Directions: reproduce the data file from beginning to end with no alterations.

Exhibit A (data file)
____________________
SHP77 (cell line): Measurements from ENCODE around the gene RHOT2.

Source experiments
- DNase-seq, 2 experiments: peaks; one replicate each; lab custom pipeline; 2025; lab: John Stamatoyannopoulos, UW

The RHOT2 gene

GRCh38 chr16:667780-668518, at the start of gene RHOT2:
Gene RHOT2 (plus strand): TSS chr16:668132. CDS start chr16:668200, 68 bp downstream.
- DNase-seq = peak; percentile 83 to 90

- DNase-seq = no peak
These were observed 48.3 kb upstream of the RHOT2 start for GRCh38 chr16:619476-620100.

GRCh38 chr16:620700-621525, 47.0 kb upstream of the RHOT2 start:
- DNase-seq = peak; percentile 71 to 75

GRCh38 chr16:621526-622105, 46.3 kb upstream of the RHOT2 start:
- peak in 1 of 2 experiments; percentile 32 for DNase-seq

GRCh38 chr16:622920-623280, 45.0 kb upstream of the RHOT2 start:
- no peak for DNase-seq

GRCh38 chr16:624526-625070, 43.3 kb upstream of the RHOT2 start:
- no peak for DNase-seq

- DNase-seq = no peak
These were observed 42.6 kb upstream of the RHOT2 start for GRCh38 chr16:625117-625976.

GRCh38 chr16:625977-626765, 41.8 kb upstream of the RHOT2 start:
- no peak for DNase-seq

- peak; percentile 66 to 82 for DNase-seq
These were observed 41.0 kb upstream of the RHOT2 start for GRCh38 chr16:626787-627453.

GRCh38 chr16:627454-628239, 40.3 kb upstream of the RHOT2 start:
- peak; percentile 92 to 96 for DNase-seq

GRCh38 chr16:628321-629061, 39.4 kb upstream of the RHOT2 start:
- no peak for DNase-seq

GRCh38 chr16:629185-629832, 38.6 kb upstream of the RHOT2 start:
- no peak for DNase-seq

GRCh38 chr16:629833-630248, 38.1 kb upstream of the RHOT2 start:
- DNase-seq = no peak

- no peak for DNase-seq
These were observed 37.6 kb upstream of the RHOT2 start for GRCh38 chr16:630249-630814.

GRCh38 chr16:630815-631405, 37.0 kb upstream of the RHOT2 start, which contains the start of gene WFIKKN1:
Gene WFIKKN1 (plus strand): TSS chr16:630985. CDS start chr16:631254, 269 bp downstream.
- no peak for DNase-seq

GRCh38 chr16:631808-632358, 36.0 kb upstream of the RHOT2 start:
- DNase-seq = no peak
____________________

SHP77 (cell line): Measurements from ENCODE around the gene RHOT2.

Source experiments
- DNase-seq, 2 experiments: peaks; one replicate each; lab custom pipeline; 2025; lab: John Stamatoyannopoulos, UW

The RHOT2 gene

GRCh38 chr16:667780-668518, at the start of gene RHOT2:
Gene RHOT2 (plus strand): TSS chr16:668132. CDS start chr16:668200, 68 bp downstream.
- DNase-seq = peak; percentile 83 to 90

- DNase-seq = no peak
These were observed 48.3 kb upstream of the RHOT2 start for GRCh38 chr16:619476-620100.

GRCh38 chr16:620700-621525, 47.0 kb upstream of the RHOT2 start:
- DNase-seq = peak; percentile 71 to 75

GRCh38 chr16:621526-622105, 46.3 kb upstream of the RHOT2 start:
- peak in 1 of 2 experiments; percentile 32 for DNase-seq

GRCh38 chr16:622920-623280, 45.0 kb upstream of the RHOT2 start:
- no peak for DNase-seq

GRCh38 chr16:624526-625070, 43.3 kb upstream of the RHOT2 start:
- no peak for DNase-seq

- DNase-seq = no peak
These were observed 42.6 kb upstream of the RHOT2 start for GRCh38 chr16:625117-625976.

GRCh38 chr16:625977-626765, 41.8 kb upstream of the RHOT2 start:
- no peak for DNase-seq

- peak; percentile 66 to 82 for DNase-seq
These were observed 41.0 kb upstream of the RHOT2 start for GRCh38 chr16:626787-627453.

GRCh38 chr16:627454-628239, 40.3 kb upstream of the RHOT2 start:
- peak; percentile 92 to 96 for DNase-seq

GRCh38 chr16:628321-629061, 39.4 kb upstream of the RHOT2 start:
- no peak for DNase-seq

GRCh38 chr16:629185-629832, 38.6 kb upstream of the RHOT2 start:
- no peak for DNase-seq

GRCh38 chr16:629833-630248, 38.1 kb upstream of the RHOT2 start:
- DNase-seq = no peak

- no peak for DNase-seq
These were observed 37.6 kb upstream of the RHOT2 start for GRCh38 chr16:630249-630814.

GRCh38 chr16:630815-631405, 37.0 kb upstream of the RHOT2 start, which contains the start of gene WFIKKN1:
Gene WFIKKN1 (plus strand): TSS chr16:630985. CDS start chr16:631254, 269 bp downstream.
- no peak for DNase-seq

GRCh38 chr16:631808-632358, 36.0 kb upstream of the RHOT2 start:
- DNase-seq = no peak